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J Orthop Trauma. 2011 Mar;25(3):140-4. doi: 10.1097/BOT.0b013e3181e3dff1.

Delay in surgical débridement of open tibia fractures: an analysis of national practice trends.

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Department of Orthopaedic Surgery, Hospital of the University of Pennsylvania, Philadelphia PA, USA.



Débridement and irrigation (D&I) of open tibia fractures less than 6 hours from the time of injury has been promoted as orthopaedic dogma despite limited evidence. The goal of this study was to determine the duration between emergency room presentation and D&I in open tibia fractures and to examine factors associated with delay in treatment.


The National Trauma Data Bank Version 3.0 identified 6099 blunt trauma patients with open tibia fractures. Time was calculated from emergency room arrival to first D&I. Risk factors associated with delay in treatment greater than 6 hours and greater than 24 hours were then calculated using univariate and multivariate statistical methods.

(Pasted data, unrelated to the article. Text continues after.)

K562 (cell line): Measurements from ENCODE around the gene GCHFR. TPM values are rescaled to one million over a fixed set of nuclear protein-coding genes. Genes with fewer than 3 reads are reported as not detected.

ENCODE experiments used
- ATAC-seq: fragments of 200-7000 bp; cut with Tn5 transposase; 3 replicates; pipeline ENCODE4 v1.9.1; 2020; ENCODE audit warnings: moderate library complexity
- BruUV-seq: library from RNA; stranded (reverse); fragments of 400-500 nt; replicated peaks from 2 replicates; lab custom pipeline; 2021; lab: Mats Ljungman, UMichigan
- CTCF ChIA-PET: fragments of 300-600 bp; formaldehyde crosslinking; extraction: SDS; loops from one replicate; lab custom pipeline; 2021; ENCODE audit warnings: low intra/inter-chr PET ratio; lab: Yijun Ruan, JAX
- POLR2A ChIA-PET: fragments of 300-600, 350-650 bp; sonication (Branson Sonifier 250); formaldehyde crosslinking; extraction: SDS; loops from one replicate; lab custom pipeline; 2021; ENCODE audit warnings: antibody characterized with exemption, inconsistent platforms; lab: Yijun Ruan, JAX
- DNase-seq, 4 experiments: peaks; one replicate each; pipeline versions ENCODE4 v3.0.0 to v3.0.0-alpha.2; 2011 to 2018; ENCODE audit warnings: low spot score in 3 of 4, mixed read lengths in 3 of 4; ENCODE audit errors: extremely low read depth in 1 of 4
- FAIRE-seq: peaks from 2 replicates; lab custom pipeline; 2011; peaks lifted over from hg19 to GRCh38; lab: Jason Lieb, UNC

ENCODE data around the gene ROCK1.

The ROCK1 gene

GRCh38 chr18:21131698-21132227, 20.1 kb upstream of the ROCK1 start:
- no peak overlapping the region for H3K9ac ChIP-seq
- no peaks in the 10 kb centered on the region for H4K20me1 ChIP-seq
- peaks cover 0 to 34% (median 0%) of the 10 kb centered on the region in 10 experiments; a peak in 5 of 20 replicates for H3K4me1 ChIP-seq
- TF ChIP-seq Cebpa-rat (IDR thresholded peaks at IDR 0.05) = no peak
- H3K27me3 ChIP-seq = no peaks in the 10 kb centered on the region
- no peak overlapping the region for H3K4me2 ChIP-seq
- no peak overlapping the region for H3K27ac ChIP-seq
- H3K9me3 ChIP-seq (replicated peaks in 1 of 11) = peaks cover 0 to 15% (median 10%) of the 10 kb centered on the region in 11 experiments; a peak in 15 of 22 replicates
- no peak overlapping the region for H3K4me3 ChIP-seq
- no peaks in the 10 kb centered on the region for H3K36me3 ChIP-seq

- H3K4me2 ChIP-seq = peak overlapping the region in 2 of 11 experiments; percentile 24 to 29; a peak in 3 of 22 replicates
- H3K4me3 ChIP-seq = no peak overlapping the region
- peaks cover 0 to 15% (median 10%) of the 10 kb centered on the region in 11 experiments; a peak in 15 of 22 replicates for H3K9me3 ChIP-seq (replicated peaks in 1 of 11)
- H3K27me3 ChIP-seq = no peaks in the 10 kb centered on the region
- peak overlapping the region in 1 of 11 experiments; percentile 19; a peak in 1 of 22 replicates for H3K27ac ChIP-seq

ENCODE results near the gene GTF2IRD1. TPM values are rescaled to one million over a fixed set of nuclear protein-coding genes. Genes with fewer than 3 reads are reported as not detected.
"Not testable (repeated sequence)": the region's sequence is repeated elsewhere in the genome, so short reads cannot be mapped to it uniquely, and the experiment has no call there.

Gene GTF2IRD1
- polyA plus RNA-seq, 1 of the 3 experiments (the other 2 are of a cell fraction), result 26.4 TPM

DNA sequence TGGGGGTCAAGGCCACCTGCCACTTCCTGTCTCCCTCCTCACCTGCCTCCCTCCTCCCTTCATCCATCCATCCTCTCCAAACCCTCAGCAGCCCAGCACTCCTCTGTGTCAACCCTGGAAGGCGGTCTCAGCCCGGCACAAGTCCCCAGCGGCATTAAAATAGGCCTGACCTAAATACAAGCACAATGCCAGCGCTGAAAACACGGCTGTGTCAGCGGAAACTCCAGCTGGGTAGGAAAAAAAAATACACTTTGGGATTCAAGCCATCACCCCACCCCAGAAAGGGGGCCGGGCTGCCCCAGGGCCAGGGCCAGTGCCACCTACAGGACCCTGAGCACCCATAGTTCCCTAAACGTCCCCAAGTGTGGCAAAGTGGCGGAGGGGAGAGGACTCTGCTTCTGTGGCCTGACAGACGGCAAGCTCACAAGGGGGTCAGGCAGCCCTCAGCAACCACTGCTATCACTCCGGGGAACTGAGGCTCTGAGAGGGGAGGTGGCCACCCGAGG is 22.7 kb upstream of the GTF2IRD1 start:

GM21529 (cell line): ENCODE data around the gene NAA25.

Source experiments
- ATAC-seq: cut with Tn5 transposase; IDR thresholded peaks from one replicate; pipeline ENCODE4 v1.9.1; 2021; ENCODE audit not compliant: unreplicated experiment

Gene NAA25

Median time to D&I was 4.9 hours. Forty-two percent of patients with open tibia fractures experienced a delay in treatment of greater than 6 hours and 24% of patients experienced a delay to treatment of greater than 24 hours. Risk factors associated with greater than 6- and 24-hour delay on univariate and multivariate logistic regression were age, head or thoracic injury with Abbreviated Injury Score greater than 2, and presentation between 6 pm and 2 am. Level I and university hospitals carry a greater risk of delay that was independent of injury severity in multivariate analysis.


A significant percentage of patients with open tibia fractures undergo their first surgical intervention of D&I greater than 6 hours after presentation to the emergency room. Patients with delayed D&I have more severe injuries, are treated at university or Level I centers, and present later in the day.

[Indexed for MEDLINE]

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